101D American Popular Music / 3 UNITS
This course will explore a variety of musical styles and practices from the late 1800s to the present, including blues, jazz, folk, rock, musical theater, art music, and the many faces of popular music. Historical and cultural aspects will be examined in order tobetter understand how political events, cultural values, social norms, and racial and gender discrimination influenced each of these musical styles. Topics will include nationalism in post-war years, lyrical sexism in popular music, Tin Pan Alley and- the greatest years of American songwriting, the rise of rock ‘n roll, folk music as protest, and the golden age of the American musical. How are all of these styles linked together as forms of American music, and when does music in America become American music. No previous musical training is necessary. This course fulfills a core curriculum requirement under Fine Arts.
102D Jazz / 3 UNITS
This course examines the nature and history of jazz in America from its roots to the present. In contrast to Western European music, American jazz traces its history primarily through the performances of individual artists; the performers are the creators of jazz. The lives and contributions of legendary musicians such as Louis Armstrong, Duke Ellington, Charles Parker, Miles Davis, John Coltrane and Ornette Coleman will be profiled. The geographical, socio-political and religious context will be considered in order to better understand the development of each musical style. This course fulfills a core curriculum requirement under Fine Arts.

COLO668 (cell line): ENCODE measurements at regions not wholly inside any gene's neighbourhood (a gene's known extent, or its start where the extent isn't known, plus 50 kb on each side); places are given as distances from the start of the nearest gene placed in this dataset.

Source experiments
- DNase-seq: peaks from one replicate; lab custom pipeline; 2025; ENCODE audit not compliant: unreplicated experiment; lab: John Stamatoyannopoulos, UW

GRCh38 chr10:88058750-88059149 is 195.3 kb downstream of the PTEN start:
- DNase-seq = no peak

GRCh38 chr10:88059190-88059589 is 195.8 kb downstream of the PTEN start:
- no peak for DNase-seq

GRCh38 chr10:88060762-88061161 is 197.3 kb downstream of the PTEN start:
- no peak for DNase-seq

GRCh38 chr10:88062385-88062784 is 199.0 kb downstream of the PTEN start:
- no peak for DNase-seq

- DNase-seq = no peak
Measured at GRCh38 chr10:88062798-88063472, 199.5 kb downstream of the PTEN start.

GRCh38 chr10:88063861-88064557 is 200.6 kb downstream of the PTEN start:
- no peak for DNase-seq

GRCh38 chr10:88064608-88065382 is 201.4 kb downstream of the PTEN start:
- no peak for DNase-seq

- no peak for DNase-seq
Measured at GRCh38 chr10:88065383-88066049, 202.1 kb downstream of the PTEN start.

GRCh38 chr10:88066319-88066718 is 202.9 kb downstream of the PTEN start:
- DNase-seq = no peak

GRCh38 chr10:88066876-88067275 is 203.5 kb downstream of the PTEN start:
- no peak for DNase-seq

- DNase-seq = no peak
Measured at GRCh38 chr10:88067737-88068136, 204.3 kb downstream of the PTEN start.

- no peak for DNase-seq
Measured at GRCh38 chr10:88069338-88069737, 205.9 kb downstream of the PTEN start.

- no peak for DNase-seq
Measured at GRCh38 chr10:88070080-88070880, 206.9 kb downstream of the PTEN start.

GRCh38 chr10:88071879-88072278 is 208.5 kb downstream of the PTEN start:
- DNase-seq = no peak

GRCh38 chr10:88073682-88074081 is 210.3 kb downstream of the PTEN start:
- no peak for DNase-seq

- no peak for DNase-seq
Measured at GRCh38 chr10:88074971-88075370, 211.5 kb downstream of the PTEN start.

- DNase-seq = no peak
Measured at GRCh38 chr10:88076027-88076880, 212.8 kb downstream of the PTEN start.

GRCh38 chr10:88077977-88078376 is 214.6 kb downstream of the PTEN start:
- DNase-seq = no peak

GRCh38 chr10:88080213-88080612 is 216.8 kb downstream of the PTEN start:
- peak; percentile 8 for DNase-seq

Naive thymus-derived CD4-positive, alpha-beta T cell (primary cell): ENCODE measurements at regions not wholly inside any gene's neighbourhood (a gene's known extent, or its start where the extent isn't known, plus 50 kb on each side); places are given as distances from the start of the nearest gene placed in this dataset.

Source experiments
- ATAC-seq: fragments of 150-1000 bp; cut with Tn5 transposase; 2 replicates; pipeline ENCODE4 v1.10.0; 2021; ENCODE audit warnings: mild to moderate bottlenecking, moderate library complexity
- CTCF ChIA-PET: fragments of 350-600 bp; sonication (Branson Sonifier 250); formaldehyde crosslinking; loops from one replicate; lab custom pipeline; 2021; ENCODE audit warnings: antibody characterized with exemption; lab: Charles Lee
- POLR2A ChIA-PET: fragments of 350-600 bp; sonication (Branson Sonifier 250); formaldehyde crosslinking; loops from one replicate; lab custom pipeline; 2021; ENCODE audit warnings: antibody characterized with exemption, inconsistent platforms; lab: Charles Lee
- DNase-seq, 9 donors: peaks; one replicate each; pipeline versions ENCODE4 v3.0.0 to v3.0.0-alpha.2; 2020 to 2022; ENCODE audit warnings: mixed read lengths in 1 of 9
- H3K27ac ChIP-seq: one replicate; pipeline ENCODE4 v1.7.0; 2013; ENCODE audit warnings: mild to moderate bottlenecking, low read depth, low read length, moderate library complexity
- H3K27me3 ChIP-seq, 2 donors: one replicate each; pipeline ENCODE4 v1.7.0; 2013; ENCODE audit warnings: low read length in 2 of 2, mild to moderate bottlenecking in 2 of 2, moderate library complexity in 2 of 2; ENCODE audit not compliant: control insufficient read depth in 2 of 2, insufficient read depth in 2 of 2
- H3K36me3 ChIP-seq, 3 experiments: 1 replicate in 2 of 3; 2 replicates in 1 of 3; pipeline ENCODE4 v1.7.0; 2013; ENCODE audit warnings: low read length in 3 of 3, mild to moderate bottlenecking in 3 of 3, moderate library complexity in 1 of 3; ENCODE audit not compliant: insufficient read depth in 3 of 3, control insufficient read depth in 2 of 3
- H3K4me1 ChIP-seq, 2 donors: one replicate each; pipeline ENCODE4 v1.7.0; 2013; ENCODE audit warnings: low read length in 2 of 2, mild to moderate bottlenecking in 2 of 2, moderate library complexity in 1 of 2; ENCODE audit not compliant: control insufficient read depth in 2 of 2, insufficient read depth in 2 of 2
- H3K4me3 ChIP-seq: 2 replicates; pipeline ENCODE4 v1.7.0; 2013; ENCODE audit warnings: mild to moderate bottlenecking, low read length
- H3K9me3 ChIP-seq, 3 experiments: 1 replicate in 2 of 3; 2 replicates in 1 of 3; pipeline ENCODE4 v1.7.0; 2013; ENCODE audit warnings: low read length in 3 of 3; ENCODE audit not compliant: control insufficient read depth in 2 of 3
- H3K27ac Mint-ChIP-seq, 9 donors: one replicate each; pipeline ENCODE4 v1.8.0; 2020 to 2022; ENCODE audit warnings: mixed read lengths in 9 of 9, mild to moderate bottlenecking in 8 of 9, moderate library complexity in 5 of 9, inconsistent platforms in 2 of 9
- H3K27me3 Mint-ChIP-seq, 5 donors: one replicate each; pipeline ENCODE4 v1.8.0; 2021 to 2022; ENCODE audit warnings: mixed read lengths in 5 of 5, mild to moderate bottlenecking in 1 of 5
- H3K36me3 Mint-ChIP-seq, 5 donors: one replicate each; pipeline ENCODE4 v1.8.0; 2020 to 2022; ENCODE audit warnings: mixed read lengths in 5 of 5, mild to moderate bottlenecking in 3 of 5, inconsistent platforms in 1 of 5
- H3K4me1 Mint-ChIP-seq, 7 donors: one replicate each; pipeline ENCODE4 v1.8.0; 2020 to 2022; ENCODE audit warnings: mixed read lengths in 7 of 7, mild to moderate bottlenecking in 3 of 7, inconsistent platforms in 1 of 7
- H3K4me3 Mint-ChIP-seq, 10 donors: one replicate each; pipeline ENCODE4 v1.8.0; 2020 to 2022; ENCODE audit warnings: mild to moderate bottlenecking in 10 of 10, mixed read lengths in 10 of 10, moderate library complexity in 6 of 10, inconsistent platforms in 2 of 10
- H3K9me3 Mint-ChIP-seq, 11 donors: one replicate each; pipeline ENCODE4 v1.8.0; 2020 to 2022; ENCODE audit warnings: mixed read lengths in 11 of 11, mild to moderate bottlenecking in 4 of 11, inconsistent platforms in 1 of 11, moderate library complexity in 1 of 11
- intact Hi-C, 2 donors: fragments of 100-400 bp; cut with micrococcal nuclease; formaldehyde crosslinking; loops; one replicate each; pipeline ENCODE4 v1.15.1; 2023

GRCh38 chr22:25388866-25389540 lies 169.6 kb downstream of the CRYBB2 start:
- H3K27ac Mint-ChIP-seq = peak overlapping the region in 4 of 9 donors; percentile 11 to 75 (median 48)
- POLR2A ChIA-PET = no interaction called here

103 Music for the Stage/ 3 UNITS
A survey course that examines the history and masterworks of music-theater, beginning with the birth of opera but concentrating on the role of music-theater in the United States. The course includes discussion of important aesthetic, social, and musical developments that shaped music-theater in the last 500 years, while examining the ever-changing balance in the importance of text, music, and spectacle. Reading, writing, listening, and concert attendance required. This course fulfills the core curriculum requirement for Fine Arts.
105 Class Piano I / 1 UNIT
Designed for students with no prior keyboard training. Study of notation, keys, scales, chords, and elementary piano repertoire. Class sessions will include ensemble playing, sight reading, melodic harmonization, improvisation and individual coaching on theory, technique and repertoire. Students will be expected to practice five days a week in order to be prepared for each class session. May be repeated for credit up to 2 units.
107 Class Voice / 1 UNIT
Voice study in a classroom environment for all levels of singers. Students will be introduced to the elements of classical vocal technique, which they will apply in the performance of classical and musical theater repertoire. Fee required to pay for accompanist. May be repeated for credit up to two units.
108 Class Guitar / 1 UNIT
Guitar study in a classroom environment for beginners. Basics of traditional notation, chordal accompaniment, and development of right and left hand techniques. Emphasis on how the guitar is used in a variety of styles including classical, flamenco, blues, and jazz. Students must have their own instrument. May be repeated for credit up to two units.